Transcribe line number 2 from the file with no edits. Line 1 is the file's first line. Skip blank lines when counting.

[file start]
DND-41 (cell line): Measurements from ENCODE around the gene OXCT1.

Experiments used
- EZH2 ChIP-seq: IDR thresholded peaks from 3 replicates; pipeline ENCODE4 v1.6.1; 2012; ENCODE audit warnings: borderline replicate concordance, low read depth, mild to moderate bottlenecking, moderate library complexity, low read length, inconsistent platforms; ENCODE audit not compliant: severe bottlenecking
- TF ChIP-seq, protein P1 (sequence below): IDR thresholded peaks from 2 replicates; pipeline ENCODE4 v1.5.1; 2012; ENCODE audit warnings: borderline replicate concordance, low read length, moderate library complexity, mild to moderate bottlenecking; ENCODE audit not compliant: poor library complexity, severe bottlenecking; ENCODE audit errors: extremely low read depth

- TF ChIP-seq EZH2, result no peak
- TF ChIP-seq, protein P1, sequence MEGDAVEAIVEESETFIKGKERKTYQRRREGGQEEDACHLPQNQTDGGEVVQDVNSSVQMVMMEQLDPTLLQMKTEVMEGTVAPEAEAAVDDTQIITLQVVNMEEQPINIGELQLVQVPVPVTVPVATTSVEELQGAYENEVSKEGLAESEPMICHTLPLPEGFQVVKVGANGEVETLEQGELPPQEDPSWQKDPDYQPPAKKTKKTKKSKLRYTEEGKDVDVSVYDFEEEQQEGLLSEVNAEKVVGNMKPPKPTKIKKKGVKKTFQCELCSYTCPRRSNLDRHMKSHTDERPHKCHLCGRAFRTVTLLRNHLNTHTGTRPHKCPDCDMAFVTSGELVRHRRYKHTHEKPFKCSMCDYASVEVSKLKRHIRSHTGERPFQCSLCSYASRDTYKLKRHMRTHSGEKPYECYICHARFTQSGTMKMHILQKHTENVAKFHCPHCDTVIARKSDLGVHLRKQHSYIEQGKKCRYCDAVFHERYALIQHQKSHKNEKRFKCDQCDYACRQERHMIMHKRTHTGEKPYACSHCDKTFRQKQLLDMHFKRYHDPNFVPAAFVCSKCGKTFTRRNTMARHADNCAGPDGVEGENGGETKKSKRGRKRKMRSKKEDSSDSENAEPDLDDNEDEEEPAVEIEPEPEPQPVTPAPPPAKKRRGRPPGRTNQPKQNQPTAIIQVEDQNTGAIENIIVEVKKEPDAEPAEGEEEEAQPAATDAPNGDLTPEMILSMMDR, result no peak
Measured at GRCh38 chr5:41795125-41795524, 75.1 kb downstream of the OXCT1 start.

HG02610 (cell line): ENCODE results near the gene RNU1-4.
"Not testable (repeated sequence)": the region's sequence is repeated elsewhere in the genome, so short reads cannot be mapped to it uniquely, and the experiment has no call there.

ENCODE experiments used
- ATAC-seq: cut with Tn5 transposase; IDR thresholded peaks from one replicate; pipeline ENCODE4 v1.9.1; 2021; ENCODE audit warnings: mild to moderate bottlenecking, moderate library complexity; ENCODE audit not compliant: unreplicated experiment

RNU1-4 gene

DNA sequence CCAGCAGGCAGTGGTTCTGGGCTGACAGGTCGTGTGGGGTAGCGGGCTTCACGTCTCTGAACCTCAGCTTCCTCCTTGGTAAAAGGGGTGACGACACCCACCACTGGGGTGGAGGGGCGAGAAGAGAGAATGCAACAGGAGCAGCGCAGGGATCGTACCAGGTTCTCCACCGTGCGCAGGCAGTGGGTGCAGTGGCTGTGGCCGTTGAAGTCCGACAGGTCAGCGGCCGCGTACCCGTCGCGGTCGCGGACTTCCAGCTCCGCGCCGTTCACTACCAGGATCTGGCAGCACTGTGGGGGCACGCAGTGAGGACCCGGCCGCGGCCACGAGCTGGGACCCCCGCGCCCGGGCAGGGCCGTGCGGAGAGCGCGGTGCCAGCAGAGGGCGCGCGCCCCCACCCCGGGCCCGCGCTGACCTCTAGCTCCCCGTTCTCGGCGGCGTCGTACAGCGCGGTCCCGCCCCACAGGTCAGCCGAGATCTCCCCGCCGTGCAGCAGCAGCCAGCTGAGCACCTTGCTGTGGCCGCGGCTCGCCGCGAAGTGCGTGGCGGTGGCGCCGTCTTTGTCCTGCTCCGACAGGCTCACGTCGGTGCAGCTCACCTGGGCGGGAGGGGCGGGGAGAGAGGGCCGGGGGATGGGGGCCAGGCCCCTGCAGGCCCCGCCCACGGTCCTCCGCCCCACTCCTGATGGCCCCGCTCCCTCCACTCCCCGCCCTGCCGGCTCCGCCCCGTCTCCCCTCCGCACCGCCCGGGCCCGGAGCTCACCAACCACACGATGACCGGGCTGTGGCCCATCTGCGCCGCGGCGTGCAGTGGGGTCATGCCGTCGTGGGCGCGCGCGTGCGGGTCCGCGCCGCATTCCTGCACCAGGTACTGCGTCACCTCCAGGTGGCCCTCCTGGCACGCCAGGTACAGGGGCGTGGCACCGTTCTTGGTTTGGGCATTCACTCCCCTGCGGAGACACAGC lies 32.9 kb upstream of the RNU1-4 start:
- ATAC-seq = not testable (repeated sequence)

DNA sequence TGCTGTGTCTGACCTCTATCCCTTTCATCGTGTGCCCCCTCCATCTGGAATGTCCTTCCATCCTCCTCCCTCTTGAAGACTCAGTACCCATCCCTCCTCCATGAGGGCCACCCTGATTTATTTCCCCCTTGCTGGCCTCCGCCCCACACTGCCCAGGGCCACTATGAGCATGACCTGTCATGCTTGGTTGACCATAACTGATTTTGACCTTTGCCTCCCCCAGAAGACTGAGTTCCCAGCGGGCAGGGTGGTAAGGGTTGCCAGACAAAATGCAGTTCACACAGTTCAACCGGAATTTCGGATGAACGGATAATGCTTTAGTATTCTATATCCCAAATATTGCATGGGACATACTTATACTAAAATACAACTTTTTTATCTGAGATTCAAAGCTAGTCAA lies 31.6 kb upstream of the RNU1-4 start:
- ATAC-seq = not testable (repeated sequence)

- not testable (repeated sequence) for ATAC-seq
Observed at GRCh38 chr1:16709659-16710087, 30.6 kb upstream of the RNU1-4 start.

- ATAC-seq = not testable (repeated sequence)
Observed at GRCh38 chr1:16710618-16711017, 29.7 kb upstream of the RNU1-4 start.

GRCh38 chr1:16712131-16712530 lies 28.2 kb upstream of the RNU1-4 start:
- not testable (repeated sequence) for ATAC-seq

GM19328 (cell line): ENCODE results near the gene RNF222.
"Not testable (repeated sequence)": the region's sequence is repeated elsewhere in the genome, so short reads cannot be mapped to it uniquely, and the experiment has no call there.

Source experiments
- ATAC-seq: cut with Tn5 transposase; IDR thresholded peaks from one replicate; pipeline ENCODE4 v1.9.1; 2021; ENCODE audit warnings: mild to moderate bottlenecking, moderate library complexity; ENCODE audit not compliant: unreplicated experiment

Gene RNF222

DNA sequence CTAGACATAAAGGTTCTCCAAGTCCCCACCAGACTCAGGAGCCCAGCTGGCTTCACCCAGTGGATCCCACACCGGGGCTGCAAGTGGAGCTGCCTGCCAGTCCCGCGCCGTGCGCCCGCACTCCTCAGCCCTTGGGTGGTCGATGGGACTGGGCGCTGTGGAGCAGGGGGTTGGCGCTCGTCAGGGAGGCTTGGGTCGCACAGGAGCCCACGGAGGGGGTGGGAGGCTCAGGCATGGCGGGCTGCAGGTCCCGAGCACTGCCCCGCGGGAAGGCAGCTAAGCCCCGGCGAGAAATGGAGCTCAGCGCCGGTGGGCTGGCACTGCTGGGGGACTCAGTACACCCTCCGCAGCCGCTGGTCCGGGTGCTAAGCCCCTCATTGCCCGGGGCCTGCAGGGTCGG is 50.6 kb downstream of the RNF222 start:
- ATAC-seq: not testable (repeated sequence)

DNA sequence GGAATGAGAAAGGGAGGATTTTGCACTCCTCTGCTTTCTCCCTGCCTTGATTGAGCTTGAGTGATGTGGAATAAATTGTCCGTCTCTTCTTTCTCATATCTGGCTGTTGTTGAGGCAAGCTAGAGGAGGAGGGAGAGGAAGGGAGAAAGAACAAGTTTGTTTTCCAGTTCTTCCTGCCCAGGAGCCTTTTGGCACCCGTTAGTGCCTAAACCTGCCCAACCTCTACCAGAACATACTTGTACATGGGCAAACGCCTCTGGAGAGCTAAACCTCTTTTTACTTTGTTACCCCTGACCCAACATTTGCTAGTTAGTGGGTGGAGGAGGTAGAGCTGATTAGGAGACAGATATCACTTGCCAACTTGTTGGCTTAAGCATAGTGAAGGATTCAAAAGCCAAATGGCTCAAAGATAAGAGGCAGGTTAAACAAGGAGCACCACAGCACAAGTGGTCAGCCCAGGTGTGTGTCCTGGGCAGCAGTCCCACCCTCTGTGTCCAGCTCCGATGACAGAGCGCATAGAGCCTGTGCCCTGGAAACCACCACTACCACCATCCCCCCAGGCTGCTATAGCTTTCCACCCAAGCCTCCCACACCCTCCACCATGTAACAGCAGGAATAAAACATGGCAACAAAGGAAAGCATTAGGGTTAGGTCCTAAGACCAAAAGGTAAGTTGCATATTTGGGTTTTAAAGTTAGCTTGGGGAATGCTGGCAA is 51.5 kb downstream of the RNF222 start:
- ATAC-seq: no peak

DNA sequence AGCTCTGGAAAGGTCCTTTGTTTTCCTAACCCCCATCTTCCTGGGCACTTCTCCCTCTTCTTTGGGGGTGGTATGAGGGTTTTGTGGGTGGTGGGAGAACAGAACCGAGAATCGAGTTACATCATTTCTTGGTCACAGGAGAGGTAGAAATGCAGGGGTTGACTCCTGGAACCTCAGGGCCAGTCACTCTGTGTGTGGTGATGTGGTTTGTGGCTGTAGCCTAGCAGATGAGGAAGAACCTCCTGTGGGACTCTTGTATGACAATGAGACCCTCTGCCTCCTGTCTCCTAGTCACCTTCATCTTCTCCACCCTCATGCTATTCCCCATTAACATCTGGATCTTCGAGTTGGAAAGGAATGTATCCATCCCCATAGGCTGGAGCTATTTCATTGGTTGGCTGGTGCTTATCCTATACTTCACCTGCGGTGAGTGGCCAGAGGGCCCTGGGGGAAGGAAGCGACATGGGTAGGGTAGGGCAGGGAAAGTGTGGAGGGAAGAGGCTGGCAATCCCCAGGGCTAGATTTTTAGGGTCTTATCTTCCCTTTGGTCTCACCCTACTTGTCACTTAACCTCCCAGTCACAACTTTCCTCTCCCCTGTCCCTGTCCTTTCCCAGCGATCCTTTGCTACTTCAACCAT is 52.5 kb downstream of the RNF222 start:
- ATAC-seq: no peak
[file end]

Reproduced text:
Experiments used